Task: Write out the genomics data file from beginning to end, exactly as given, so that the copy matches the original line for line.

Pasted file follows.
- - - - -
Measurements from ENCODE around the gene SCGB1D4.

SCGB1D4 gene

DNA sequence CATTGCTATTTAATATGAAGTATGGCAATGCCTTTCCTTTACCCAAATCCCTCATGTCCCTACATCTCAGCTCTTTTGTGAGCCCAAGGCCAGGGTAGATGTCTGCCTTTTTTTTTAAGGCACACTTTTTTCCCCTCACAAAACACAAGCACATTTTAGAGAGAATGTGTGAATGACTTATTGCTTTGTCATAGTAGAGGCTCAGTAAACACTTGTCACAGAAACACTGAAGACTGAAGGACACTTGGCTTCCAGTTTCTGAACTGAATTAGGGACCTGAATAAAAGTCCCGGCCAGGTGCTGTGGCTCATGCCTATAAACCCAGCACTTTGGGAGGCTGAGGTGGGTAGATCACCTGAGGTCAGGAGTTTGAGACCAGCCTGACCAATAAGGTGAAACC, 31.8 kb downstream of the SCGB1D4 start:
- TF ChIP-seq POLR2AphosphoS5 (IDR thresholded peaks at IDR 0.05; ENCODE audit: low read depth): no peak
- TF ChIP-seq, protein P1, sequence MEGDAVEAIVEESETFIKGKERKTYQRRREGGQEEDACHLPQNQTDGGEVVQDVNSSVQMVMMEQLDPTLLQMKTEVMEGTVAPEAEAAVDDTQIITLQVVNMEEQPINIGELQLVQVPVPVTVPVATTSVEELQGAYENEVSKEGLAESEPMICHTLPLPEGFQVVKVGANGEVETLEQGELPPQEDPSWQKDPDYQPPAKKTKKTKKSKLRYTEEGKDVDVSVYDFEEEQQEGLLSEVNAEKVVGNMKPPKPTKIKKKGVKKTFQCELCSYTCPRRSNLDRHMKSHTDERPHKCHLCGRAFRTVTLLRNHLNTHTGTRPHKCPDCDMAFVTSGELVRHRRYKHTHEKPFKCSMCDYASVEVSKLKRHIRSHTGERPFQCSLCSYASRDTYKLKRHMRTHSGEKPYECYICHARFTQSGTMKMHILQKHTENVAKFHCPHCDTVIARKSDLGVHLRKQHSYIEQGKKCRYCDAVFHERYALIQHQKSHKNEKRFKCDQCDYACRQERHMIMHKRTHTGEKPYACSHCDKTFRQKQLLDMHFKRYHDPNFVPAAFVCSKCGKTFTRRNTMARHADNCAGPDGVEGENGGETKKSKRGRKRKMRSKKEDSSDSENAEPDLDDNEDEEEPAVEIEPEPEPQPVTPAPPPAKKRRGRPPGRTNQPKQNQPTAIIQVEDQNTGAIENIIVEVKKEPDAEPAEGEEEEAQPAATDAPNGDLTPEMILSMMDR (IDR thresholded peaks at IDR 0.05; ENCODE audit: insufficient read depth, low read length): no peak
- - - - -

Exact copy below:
Measurements from ENCODE around the gene SCGB1D4.

SCGB1D4 gene

DNA sequence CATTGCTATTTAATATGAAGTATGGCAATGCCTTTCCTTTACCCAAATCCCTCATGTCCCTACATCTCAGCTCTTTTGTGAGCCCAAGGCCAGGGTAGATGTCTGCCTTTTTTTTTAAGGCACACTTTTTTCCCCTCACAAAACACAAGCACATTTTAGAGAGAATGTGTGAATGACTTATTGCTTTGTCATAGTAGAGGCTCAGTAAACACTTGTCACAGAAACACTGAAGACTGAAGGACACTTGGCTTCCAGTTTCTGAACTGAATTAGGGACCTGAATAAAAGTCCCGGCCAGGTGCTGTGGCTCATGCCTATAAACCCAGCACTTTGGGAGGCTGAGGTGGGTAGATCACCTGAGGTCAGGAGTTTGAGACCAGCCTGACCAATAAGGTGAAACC, 31.8 kb downstream of the SCGB1D4 start:
- TF ChIP-seq POLR2AphosphoS5 (IDR thresholded peaks at IDR 0.05; ENCODE audit: low read depth): no peak
- TF ChIP-seq, protein P1, sequence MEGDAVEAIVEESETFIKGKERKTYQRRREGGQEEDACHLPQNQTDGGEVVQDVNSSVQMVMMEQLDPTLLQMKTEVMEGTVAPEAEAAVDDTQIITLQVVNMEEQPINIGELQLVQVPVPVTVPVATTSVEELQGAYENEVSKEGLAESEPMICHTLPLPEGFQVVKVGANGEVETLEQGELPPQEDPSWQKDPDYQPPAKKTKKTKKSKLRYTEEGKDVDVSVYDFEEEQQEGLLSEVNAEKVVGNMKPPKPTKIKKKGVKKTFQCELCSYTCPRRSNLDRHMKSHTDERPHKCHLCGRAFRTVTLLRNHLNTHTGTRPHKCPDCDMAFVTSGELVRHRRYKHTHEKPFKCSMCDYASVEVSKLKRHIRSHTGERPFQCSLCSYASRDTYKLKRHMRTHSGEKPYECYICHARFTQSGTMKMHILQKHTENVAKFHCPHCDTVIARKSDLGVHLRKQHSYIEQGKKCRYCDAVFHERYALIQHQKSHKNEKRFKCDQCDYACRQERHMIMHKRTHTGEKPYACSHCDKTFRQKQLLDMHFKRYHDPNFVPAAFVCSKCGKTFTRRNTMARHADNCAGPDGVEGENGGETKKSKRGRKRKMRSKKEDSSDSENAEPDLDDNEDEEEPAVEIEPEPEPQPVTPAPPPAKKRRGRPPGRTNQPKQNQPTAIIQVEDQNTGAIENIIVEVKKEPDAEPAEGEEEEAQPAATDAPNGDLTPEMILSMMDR (IDR thresholded peaks at IDR 0.05; ENCODE audit: insufficient read depth, low read length): no peak